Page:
In September 2011, less than two months before the dismaying news started emerging from State College, Pennsylvania, NBC aired an episode of Law & Order: Special Victims Unit that tackled the rarely discussed topic of sexual abuse of boys and men. “Personal Fouls” told the story of a long-time, respected coach sexually abusing the boys on his teams over many years. Then came Penn State. Then came Syracuse. Then Poly Prep in Brooklyn. The stories of predators and prey, of complicity and cover-ups, of shame and fear and pain and isolation, are harrowing. Unfortunately, they won’t be the last. We cannot change what happened, but we can change how willing we are to talk about it. And before our attention turns elsewhere, we can seize this moment to shed some light into the darkness that surrounds this issue.
An estimated one in six men, or nearly 19 million adult males in the United States, have had an unwanted or abusive sexual experience in childhood. The median age for reported sexual abuse, male and female, is 9 years old. Male survivors are even more likely than women to bear the burden of their trauma alone, as they are less likely to disclose their abuse. And perhaps most startlingly, men are far less likely to know they have been abused. In a study of men and women with documented histories of sexual abuse — abuse so serious it warranted the intervention of a social service agency — 64 percent of the women considered themselves to have been sexually abused. Only 16 percent of the men did.
The FBI recently took a significant step to break through the secrecy that surrounds male survivors of sexual abuse and violence by changing how the Uniform Crime Report defines rape. For the first time in its 80-year existence, the definition of rape will include male victims, allowing our national statistics on sexual violence to reflect more accurately what is happening in our communities.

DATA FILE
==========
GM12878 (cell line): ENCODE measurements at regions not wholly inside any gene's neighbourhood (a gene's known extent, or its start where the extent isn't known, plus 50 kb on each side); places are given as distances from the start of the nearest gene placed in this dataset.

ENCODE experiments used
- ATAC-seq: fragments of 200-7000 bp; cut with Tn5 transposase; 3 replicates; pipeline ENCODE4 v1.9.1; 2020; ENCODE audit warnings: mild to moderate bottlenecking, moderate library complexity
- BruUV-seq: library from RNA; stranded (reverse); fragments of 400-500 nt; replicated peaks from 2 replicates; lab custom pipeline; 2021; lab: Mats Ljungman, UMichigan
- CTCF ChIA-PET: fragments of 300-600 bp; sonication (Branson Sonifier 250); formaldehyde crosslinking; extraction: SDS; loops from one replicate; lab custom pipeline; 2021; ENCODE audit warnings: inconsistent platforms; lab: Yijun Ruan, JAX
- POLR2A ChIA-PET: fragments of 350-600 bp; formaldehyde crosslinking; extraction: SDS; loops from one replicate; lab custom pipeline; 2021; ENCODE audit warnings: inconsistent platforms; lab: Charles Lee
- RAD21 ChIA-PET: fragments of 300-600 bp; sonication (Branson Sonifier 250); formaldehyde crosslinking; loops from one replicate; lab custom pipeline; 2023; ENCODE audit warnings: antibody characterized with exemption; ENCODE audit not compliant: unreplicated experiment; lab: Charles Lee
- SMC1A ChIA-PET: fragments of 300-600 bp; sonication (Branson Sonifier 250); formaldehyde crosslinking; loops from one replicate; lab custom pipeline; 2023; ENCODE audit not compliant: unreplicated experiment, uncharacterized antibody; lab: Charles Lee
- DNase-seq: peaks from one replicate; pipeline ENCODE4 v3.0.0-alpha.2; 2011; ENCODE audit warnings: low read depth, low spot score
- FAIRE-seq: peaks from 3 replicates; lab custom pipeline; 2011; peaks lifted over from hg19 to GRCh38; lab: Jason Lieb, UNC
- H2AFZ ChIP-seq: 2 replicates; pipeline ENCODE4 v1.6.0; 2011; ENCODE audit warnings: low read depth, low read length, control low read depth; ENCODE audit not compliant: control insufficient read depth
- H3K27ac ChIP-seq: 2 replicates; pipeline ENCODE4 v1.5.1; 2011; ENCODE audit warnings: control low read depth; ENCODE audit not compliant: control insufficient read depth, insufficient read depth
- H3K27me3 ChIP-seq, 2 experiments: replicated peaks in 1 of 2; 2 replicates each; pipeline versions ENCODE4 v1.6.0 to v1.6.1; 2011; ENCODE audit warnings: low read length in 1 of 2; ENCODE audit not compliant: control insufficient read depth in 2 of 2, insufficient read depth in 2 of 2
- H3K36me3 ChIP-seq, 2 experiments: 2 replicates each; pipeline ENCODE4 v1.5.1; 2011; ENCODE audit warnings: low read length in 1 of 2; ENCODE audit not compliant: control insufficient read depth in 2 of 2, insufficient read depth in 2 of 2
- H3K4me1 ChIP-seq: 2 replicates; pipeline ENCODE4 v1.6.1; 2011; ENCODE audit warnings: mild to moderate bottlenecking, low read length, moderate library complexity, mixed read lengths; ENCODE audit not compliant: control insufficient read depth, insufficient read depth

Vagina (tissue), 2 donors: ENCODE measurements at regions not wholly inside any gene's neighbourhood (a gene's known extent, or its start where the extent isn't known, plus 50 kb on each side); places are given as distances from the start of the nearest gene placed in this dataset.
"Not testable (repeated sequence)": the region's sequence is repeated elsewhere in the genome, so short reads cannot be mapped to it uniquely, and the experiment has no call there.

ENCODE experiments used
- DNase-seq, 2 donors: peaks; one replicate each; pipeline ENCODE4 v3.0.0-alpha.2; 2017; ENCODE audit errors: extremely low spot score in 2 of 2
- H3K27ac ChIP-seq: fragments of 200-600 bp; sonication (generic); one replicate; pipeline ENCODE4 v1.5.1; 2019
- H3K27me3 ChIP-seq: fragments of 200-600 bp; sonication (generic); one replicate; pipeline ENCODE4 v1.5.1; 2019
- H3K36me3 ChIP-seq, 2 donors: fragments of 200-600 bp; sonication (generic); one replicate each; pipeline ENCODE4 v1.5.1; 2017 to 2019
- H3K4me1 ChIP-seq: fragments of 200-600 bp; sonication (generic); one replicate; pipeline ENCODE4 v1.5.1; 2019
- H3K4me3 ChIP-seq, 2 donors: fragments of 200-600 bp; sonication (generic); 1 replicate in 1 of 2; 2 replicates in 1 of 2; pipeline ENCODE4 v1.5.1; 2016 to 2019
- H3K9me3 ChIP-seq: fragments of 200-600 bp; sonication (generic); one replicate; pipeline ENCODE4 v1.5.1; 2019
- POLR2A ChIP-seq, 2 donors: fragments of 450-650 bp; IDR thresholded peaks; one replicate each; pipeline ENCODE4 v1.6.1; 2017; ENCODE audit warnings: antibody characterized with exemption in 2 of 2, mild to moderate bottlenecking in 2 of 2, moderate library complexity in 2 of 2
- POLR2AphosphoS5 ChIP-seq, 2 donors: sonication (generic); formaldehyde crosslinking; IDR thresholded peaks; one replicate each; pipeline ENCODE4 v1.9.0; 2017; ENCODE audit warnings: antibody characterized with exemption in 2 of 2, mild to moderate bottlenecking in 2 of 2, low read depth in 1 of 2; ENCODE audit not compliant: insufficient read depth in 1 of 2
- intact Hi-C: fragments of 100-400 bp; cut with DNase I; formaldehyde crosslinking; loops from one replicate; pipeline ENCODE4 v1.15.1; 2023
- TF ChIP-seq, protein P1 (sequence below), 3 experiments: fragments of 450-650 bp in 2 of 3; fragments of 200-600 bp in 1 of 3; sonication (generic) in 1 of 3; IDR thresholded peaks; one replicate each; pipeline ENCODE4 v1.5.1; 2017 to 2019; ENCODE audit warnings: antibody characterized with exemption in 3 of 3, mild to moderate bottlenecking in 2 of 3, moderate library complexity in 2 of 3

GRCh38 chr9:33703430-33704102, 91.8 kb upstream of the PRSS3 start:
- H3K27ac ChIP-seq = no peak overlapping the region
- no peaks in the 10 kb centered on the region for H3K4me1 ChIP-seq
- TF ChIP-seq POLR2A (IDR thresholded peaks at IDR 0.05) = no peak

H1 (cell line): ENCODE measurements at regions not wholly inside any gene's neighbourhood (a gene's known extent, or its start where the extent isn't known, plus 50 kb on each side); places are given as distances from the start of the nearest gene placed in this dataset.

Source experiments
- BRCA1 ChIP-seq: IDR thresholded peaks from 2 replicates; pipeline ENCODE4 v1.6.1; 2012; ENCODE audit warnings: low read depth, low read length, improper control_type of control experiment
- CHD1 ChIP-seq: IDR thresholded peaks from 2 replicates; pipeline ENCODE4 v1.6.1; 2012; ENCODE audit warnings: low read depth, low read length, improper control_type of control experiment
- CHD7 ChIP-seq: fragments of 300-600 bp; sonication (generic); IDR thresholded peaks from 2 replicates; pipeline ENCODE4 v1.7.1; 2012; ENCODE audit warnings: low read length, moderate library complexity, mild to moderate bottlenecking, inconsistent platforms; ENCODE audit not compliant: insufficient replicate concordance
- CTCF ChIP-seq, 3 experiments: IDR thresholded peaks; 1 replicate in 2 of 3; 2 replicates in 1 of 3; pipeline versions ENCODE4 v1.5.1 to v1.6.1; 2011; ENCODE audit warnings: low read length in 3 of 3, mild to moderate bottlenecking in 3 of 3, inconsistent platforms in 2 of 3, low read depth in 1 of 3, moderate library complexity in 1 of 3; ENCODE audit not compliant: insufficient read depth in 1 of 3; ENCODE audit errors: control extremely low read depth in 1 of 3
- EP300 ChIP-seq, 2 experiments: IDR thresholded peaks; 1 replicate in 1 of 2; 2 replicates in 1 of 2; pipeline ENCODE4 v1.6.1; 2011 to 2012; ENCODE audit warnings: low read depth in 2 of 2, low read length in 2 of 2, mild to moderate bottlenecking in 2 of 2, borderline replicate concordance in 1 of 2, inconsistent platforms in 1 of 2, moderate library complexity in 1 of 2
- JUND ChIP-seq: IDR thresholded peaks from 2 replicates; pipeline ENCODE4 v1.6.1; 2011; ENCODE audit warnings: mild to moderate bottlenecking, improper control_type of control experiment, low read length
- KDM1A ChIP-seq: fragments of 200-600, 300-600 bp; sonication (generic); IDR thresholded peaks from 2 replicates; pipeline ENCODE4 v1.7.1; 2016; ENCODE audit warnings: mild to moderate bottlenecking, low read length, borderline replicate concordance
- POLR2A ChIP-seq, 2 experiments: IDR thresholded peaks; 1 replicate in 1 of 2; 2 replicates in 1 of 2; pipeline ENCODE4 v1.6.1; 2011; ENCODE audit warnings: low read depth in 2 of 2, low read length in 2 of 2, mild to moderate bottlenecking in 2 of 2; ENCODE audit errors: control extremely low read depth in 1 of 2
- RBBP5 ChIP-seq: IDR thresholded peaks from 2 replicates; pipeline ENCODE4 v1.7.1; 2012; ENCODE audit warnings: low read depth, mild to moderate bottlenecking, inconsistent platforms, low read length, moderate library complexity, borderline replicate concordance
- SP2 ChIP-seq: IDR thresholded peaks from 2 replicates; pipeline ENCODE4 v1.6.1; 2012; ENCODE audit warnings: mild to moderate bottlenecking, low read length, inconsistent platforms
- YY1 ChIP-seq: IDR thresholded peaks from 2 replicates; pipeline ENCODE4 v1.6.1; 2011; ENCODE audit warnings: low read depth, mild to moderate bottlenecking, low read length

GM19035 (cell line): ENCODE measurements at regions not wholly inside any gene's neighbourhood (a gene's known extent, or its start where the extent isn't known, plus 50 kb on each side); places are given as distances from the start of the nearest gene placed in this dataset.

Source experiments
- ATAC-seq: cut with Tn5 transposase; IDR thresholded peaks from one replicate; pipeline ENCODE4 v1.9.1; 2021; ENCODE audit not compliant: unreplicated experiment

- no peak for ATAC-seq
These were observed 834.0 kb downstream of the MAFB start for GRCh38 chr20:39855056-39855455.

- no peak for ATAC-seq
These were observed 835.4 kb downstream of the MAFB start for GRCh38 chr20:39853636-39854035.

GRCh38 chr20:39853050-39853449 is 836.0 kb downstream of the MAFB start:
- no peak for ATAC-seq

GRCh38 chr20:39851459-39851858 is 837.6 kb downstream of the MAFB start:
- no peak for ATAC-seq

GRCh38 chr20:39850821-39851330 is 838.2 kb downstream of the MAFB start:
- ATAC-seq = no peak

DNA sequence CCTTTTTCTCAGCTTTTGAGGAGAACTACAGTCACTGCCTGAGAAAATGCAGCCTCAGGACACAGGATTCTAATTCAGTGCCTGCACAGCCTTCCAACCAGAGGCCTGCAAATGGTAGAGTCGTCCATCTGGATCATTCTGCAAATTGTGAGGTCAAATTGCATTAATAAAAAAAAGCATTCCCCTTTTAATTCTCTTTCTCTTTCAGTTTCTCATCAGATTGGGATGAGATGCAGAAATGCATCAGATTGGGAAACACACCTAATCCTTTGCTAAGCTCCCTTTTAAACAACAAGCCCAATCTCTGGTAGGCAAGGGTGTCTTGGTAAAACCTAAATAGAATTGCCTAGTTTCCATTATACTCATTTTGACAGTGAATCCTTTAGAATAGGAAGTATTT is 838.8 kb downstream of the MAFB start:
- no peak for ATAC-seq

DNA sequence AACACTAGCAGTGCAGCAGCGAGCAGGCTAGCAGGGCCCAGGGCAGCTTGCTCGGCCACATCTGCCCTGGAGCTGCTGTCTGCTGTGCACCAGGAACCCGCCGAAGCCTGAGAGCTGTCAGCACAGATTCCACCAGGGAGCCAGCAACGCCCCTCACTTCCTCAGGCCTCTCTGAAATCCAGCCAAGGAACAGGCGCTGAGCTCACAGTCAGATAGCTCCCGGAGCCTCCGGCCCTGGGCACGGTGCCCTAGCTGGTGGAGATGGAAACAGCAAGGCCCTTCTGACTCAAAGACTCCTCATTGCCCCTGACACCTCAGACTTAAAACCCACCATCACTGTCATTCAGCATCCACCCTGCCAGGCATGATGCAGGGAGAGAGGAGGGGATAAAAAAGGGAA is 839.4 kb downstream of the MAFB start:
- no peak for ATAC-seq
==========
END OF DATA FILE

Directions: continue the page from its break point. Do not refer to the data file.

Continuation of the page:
We as a society must build on this achievement and take further steps to acknowledge that sexual violence affects men and boys. We must commit ourselves to engaging men in the movement to address, prevent and, one day, end all sexual violence. Two organizations are already leading the way in this effort: 1in6 is a national organization that helps men who have had unwanted or abusive sexual experiences in childhood live healthier, happier lives; and A CALL TO MEN is galvanizing a national movement of men committed to ending violence and discrimination against women and girls. Each in their own way, these organizations use information, support and compassion to dispel the isolation that male survivors experience. They promote healthy relationships, and they boldly redefine “manhood.”
At Joyful Heart, the foundation I started in 2004 to help survivors of sexual assault, domestic violence and child abuse heal and reclaim their lives, we are proud to share in the vision of one day ending violence against all people. We hope to send this message to all survivors: We hear you. We believe you. We feel for you. You are not alone. And your healing is our priority.
I invite you to watch the re-airing of “Personal Fouls” tonight on NBC, guest starring the NBA’s Carmelo Anthony and Chris Bosh. I hope it will inspire you to think and talk about the issue of sexual abuse of boys and men. And I hope it will inspire you to take action — on behalf of your child, your spouse, your friend, your co-worker, yourself — and join me in the effort to engage men in the movement to end sexual abuse and violence. To learn more about this important issue, please visit men.joyfulheartfoundation.org.
Mariska Hargitay is the Emmy Award-winning star of Law & Order: Special Victims Unit on NBC and the founder of the Joyful Heart Foundation. Joyful Heart’s mission is to heal, educate and empower survivors of sexual assault, domestic violence and child abuse and to shed light into the darkness that surrounds these issues.